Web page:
Still, a delay is one thing, success something else entirely. There are precious few indications that talks with Iran would satisfactorily prove that its nuclear installations are for civilian purposes only, in part because the Iranians believe, much as the late Iraqi President Saddam Hussein did over his supposed Weapons of Mass Destruction program, that any ambivalence strengthens their overall position.
A generous interpretation of Obama's strategy towards Iran holds that the president wants to demonstrate that all avenues have been properly explored before a military strike, and that America still believes in the primacy of negotiations even though these have failed for nearly a decade. However, Iran's nuclear program is not an isolated factor. Any faith among Americans in what psychoanalysts call the "talking cure" is offset by the impact talks can have upon Iran's actual behavior.
Both the Syrian and Lebanese theaters are good current representations of what I mean. Syria lies firmly within the Iranian camp; as Egypt's Muslim Brotherhood President Mohamed Morsi recently argued, the Iranians are therefore a "vital" element in securing an end to the monstrous bloodshed unleashed by President Bashar al-Assad upon his people (interestingly, this observation, which formed part of a wider encomium to the Iranian regime by Morsi, was not classified in Washington as "noise.") Hence, if America decides upon a Syrian strategy that requires Iranian goodwill, that will have knock-on effects not just for the nuclear program negotiations, but for other issues in which Iranian and Syrian interference is the major factor.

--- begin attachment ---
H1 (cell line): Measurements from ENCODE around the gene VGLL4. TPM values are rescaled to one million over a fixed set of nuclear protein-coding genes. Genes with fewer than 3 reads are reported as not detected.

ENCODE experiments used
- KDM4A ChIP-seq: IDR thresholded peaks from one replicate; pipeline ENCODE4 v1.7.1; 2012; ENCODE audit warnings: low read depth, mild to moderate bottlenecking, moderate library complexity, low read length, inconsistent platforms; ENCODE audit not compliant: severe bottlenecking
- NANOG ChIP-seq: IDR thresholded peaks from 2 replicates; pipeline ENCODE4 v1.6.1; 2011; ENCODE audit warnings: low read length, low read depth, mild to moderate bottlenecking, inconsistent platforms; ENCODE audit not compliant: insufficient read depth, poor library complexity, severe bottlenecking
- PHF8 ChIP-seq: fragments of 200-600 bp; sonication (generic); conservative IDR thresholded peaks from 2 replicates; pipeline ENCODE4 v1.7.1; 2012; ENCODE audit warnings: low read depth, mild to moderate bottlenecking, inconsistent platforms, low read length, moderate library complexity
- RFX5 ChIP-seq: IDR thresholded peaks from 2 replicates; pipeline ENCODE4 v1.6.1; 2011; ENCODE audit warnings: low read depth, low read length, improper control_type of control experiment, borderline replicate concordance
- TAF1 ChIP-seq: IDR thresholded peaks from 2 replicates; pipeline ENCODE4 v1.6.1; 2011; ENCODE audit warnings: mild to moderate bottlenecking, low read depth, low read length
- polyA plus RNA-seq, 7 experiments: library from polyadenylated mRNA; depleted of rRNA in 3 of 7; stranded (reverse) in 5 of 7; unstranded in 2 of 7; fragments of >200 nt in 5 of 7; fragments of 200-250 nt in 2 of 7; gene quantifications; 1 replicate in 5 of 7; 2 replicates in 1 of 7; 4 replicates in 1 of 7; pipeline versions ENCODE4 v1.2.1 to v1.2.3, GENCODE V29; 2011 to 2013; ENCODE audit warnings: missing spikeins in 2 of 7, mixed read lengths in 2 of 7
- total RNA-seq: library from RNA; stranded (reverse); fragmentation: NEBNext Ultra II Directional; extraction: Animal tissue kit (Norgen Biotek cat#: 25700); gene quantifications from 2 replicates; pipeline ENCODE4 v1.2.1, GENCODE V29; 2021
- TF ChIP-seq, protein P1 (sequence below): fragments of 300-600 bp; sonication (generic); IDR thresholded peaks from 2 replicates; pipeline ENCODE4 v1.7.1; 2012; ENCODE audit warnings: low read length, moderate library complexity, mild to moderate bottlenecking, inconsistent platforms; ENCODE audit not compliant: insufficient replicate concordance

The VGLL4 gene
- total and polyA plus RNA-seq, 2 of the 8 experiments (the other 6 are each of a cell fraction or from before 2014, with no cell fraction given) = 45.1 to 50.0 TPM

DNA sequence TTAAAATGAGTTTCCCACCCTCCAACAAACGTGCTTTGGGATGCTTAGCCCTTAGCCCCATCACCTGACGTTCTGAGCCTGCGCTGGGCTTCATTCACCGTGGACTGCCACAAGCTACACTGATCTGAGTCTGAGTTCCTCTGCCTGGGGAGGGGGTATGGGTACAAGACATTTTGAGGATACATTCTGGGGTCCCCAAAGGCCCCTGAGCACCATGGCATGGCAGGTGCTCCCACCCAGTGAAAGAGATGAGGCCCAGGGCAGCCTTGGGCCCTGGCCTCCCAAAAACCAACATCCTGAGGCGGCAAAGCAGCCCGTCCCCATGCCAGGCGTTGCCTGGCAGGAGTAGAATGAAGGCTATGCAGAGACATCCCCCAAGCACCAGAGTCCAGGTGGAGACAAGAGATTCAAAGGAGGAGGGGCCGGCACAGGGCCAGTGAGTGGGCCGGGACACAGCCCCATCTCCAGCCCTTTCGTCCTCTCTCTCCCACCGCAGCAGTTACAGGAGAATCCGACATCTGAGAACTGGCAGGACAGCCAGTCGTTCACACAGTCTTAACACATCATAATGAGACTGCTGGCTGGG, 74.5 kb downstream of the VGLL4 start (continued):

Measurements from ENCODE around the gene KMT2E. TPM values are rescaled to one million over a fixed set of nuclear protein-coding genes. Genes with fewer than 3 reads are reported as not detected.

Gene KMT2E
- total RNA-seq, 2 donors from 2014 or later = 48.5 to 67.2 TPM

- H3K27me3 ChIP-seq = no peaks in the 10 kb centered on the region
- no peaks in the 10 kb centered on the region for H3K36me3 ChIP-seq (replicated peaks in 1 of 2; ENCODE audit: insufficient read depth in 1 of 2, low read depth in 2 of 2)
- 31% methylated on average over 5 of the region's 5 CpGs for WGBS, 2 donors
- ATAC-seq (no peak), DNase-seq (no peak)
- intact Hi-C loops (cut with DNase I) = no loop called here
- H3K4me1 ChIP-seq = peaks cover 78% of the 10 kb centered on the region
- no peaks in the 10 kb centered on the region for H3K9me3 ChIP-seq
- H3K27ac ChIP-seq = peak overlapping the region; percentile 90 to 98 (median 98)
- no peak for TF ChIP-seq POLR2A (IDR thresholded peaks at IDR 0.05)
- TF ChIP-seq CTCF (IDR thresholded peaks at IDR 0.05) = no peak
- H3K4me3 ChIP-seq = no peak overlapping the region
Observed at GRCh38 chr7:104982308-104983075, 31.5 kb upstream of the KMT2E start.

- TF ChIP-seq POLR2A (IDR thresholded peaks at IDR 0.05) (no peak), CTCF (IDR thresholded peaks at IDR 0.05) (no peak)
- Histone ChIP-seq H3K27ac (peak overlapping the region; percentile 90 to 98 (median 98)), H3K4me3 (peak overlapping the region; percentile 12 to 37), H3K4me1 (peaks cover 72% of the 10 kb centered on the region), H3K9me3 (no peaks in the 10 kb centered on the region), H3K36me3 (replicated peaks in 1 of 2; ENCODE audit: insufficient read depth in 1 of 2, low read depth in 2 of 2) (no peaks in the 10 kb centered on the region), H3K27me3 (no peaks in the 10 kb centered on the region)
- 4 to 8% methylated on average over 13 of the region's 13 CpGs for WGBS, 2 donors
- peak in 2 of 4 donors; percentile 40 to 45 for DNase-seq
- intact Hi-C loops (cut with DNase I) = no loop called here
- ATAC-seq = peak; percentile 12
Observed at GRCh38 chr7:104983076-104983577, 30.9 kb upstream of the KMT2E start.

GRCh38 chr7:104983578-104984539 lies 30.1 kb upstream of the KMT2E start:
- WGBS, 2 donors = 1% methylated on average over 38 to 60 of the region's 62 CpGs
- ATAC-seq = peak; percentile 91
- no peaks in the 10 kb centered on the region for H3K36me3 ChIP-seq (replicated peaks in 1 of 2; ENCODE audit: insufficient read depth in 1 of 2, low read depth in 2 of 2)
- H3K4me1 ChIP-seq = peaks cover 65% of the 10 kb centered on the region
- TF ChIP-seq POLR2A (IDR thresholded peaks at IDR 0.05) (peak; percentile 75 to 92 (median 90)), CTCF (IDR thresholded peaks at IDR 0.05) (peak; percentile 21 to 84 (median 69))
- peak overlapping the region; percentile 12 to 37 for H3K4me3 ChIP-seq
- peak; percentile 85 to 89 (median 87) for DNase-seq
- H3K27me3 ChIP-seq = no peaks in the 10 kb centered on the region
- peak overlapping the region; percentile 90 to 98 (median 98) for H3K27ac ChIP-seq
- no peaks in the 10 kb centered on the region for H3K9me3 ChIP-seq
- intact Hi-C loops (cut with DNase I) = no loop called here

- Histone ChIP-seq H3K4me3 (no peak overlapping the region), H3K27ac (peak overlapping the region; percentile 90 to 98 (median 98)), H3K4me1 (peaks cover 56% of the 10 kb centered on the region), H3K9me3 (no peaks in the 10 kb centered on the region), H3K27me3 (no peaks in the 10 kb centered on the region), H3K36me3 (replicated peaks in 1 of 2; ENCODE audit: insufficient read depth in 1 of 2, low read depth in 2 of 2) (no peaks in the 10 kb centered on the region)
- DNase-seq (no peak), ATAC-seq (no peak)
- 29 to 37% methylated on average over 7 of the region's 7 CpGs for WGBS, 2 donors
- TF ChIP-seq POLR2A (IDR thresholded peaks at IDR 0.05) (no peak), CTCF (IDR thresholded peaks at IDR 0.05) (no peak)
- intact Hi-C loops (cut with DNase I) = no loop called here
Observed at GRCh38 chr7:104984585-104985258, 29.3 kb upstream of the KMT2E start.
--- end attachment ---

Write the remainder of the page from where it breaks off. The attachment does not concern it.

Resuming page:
In Lebanon, the October assassination of intelligence chief General Wissam al-Hassan, most likely at the hands of Hezbollah, was a perfect illustration of the dangers of strengthening Iran and its allies. That danger is now stretching towards Israel.
Just a few months ago, the belief that the Assad regime was about to crumble was widespread. However, emboldened by western dithering and Iranian support, Assad is now provoking Israel, with Syrian army fire straying into the Golan Heights. On a visit to the Golan, the Israel Defense Forces chief of staff, Lt. Gen. Benny Gantz, warned that further escalation might result in a "Syrian affair that could turn into our affair."
Before the presidential election, it could reasonably be said that the Middle East was closer to regional conflagration than at any other time since the October 1973 war. In the wake of Obama's victory against Mitt Romney, nothing has changed on that front. Much as America fervently wants to fix its domestic problems, from its weakening economy through to its broken immigration system, the noise from the Middle East may well divert its attention abroad.
We cannot afford to allow these problems to fester. For much of the last two years, Obama has been accused of "leading from behind." He now has the opportunity, following his victory, to lead from the front. And that will require him not to shut out the noise, but to dive into it headfirst.